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    I think it's a mistake to try to work on any behavioural intervention for CFS at the moment, and that it's quite likely all of them will be worse than nothing. They would take place within the system that has enabled the past mistreatment of patients. Until fairly fundamental changes are brought about I want the NHS to have as little power and influence over the lives of patients as is possible. All the advice I've received relating to ME/CFS has been unhelpful, and deciding to dismiss it all has been the most useful thing I've done.
     
    Last edited: Jan 16, 2015
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  19. user9876

    user9876 Senior Member

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    I think there are also some hard methodological problems in running such a trial. PACE ignored them. But how to create an adequate control and how to properly measure improvements are both hard especially with this type of technique. I think it is slightly less problematic with blinded placebo controlled trials. But there is still a question of how to measure and why different measures don't correlate.

    With pacing I assume it would need to be quite a long duration trial if people are gradually improving?
     
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  20. Large Donner

    Large Donner Senior Member

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    Artstu said


    We do not need an “EBM” study on activity management to dispute the PACE hypothesis anymore than migraine sufferers need an “EBM” study on whether listening to extremely loud heavy metal helps there condition.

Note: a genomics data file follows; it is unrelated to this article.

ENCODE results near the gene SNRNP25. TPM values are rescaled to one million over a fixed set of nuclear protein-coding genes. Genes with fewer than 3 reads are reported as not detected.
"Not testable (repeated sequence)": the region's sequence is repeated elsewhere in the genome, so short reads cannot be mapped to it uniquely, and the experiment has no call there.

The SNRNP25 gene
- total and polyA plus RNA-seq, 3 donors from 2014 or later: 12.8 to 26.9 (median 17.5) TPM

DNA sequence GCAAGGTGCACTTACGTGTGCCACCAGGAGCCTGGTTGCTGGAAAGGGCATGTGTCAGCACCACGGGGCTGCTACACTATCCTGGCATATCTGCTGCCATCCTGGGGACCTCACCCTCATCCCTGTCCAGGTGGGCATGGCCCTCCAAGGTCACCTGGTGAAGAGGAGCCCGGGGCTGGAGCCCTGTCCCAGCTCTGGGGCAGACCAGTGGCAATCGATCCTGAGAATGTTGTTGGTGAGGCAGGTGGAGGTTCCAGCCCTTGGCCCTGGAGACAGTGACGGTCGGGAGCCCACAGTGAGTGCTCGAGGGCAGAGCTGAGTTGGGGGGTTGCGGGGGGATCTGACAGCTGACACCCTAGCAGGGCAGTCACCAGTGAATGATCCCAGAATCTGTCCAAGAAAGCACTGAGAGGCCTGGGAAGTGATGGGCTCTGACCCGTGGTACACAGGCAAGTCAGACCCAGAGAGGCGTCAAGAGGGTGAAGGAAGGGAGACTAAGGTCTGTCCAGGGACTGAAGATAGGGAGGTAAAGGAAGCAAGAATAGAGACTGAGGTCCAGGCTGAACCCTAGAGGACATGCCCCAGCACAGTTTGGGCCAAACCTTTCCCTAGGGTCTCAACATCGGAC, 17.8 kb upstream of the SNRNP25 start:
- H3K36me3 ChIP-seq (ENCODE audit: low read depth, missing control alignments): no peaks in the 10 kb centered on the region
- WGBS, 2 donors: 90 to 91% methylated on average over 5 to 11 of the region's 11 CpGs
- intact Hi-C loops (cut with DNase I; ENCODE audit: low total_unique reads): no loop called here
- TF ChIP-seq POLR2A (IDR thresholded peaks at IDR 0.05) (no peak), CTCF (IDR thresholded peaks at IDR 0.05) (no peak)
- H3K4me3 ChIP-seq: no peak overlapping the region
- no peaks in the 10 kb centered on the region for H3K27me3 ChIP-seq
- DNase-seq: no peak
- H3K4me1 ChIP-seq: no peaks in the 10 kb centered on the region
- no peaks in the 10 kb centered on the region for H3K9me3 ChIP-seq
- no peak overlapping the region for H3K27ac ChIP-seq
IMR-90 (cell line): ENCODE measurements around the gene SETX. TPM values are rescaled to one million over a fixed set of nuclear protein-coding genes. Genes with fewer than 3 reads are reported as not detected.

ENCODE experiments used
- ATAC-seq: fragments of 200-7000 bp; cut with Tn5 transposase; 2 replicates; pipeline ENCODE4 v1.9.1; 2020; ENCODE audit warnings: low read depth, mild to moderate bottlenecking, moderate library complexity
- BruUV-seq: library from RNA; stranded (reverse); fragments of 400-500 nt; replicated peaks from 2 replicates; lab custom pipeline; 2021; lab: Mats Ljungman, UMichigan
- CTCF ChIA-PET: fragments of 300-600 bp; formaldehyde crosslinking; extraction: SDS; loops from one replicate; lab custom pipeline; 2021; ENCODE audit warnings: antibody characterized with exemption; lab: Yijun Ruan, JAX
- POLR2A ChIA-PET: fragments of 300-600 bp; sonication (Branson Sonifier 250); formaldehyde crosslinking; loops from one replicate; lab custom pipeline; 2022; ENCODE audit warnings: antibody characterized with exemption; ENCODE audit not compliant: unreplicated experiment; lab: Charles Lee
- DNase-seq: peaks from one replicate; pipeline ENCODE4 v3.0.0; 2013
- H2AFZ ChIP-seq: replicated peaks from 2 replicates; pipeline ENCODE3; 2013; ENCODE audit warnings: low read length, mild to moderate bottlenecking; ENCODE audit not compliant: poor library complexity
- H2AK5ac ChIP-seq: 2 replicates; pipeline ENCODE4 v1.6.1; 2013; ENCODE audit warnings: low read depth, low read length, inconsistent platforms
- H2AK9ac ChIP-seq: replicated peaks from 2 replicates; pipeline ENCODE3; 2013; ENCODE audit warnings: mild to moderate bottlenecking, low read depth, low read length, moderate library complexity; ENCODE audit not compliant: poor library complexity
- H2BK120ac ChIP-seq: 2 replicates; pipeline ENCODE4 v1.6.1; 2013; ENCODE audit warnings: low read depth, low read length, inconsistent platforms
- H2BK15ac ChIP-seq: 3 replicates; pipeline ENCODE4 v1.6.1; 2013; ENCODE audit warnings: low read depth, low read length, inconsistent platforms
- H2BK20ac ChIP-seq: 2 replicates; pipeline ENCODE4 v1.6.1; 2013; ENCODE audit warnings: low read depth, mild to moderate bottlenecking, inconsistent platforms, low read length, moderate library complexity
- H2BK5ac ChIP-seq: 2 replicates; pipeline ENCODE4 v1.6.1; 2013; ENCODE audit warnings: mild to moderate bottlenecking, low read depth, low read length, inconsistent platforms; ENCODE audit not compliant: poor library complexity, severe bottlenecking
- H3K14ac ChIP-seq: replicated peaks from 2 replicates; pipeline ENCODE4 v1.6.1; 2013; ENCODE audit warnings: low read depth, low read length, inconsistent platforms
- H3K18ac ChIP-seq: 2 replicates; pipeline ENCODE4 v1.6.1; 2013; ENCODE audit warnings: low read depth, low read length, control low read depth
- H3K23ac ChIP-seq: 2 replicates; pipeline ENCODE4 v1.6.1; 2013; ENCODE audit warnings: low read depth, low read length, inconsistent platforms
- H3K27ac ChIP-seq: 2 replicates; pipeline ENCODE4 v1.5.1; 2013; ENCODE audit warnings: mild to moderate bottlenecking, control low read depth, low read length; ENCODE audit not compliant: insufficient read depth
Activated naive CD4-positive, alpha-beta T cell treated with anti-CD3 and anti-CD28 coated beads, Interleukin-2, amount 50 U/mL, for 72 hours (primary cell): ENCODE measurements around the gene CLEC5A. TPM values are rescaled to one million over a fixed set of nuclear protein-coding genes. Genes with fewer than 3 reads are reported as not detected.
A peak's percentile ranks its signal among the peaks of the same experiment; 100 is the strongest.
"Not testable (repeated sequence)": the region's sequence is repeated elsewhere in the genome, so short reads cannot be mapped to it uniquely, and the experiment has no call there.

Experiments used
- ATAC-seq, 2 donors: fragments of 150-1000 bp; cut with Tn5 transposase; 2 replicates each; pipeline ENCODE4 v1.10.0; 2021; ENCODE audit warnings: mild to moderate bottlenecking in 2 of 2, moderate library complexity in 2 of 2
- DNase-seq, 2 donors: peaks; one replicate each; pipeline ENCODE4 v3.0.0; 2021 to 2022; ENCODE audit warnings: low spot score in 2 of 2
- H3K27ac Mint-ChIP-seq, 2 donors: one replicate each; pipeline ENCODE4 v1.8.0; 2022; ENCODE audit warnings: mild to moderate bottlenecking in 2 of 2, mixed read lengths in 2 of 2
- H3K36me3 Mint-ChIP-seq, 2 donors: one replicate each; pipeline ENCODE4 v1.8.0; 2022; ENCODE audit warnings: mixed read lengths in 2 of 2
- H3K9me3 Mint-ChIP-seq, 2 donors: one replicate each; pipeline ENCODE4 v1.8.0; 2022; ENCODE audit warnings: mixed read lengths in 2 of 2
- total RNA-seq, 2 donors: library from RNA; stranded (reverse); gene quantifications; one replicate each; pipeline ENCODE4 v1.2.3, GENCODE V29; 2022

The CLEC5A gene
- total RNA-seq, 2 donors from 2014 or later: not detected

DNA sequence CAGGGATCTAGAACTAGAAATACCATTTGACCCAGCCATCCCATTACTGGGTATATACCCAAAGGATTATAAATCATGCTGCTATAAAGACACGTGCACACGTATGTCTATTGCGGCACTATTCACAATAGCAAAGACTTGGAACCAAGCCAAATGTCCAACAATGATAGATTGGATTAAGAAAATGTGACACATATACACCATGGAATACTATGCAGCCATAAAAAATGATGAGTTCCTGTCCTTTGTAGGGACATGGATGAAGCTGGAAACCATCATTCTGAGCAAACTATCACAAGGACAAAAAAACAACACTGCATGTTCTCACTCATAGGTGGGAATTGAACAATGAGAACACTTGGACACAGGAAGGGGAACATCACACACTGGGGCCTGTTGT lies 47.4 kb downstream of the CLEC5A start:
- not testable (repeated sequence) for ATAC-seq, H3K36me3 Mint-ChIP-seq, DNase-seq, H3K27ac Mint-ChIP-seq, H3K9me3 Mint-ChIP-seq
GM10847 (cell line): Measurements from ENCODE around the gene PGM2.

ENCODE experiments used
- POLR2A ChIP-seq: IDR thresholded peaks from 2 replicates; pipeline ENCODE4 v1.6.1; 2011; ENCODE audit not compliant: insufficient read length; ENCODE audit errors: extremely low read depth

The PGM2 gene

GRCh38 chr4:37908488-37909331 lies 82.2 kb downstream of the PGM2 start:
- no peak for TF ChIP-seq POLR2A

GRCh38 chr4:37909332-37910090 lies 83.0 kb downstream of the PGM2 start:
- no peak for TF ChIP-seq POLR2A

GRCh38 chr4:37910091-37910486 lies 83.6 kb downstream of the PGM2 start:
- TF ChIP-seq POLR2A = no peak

Also there are studies out there disputing PACE or at least CBT and GET namely the Belgium one.


    We should not be expected to accept that because over 20 years you have improved your activity without “magic cures” that we need to waste any more time or money on activity management studies. If we are required to accept your statement of improved activity at face value then surely you understand that the overarching majority of ME sufferers cannot improve their activity levels without the necessary biomedical interventions and by making absent more nonsense trials on pure “activity management”.


    What exactly would be the point of wasting any time or money on “disproving the PACE hypothesis when PACE disproved itself. It failed period. I just don’t get how we are required to validate oursleves with a pacing ourselves study when the PACE study proved GET and CBT have zero impact on improving the lives and physical condition of people with neuro immune disease. (I may not have worded than clearly). I fail to understand this logic and it is totally the opposite of the purpose of validation studies. If something costing £5 million to test a hypothesis fails to prove such a hypothesis that’s it. Just what do WE on the opposing paradigm need to prove. We just have to point out the factual data.


    Not only that but it must be pointed out that the criteria used in the PACE would most likely produce a given number of “recovered” or improved people anyway over the period of a year regardless of any “interventions” or SMC. That must be factored into bullet points in responses especially to the press.


    If we compare the ME Association response to the latest media onslaught to that of the Swedish ME organisation and the IinME response to the P2P it is I am afraid it is in parts frankly verging on embarrassing and weak.